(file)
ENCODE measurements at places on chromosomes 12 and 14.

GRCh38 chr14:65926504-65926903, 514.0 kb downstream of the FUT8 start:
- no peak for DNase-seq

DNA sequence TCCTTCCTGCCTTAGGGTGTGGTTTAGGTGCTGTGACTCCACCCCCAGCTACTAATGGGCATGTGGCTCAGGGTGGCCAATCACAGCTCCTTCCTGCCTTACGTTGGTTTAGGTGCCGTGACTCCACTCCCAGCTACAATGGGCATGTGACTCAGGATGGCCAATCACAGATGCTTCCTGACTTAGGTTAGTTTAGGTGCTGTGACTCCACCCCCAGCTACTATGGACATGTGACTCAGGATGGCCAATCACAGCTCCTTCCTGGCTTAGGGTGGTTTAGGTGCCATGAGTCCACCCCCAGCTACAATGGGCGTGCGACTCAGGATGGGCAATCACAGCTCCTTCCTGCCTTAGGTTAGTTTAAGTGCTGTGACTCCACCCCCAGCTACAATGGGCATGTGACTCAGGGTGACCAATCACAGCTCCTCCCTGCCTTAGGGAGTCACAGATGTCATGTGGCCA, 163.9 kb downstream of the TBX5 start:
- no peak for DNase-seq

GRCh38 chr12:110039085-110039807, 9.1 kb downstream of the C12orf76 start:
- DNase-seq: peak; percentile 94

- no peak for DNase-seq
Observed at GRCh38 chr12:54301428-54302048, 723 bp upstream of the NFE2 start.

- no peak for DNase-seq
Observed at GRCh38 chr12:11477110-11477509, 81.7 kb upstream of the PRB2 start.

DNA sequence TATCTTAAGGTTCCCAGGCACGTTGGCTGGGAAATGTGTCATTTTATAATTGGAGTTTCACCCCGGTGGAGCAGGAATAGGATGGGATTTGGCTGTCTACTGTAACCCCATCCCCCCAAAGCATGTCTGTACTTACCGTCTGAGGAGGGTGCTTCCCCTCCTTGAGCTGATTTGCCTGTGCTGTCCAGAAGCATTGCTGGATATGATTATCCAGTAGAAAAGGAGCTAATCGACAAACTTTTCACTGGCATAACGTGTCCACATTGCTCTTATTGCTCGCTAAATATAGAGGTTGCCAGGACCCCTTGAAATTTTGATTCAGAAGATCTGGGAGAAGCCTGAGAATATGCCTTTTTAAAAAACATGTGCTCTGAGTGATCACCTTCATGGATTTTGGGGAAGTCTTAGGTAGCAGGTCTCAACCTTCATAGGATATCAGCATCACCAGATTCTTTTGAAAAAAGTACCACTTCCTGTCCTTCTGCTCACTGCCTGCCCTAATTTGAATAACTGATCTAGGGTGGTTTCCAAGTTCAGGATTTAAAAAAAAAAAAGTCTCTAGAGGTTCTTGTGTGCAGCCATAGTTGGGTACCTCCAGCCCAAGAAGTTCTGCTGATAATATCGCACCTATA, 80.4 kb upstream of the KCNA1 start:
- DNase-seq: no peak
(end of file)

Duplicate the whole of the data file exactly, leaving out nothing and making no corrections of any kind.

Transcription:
ENCODE measurements at places on chromosomes 12 and 14.

GRCh38 chr14:65926504-65926903, 514.0 kb downstream of the FUT8 start:
- no peak for DNase-seq

DNA sequence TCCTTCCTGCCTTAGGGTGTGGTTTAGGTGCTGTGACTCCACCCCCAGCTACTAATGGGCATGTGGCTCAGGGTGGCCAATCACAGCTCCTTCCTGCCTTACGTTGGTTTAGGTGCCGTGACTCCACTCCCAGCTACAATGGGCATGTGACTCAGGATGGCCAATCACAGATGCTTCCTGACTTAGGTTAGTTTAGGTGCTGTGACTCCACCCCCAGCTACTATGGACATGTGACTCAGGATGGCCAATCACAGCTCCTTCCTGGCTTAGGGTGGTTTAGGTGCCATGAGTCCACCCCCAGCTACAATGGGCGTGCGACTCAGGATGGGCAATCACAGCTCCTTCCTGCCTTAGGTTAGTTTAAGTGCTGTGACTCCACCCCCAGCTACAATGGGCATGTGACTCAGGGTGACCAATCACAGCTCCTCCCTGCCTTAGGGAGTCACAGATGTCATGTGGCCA, 163.9 kb downstream of the TBX5 start:
- no peak for DNase-seq

GRCh38 chr12:110039085-110039807, 9.1 kb downstream of the C12orf76 start:
- DNase-seq: peak; percentile 94

- no peak for DNase-seq
Observed at GRCh38 chr12:54301428-54302048, 723 bp upstream of the NFE2 start.

- no peak for DNase-seq
Observed at GRCh38 chr12:11477110-11477509, 81.7 kb upstream of the PRB2 start.

DNA sequence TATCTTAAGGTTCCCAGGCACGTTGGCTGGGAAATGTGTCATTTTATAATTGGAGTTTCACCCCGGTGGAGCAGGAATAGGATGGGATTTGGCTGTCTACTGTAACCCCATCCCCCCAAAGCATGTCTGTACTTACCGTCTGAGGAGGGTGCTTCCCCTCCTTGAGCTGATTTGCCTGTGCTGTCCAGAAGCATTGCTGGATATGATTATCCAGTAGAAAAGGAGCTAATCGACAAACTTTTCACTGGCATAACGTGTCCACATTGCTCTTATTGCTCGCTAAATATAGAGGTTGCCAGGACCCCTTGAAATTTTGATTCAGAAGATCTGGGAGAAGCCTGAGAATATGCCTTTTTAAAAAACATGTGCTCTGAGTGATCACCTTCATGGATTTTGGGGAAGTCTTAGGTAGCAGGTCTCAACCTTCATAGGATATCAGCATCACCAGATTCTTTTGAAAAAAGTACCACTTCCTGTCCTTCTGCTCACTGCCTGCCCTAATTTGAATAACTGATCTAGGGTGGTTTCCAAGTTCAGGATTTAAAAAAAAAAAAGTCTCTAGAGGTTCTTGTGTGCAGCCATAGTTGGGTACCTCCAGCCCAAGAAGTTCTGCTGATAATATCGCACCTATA, 80.4 kb upstream of the KCNA1 start:
- DNase-seq: no peak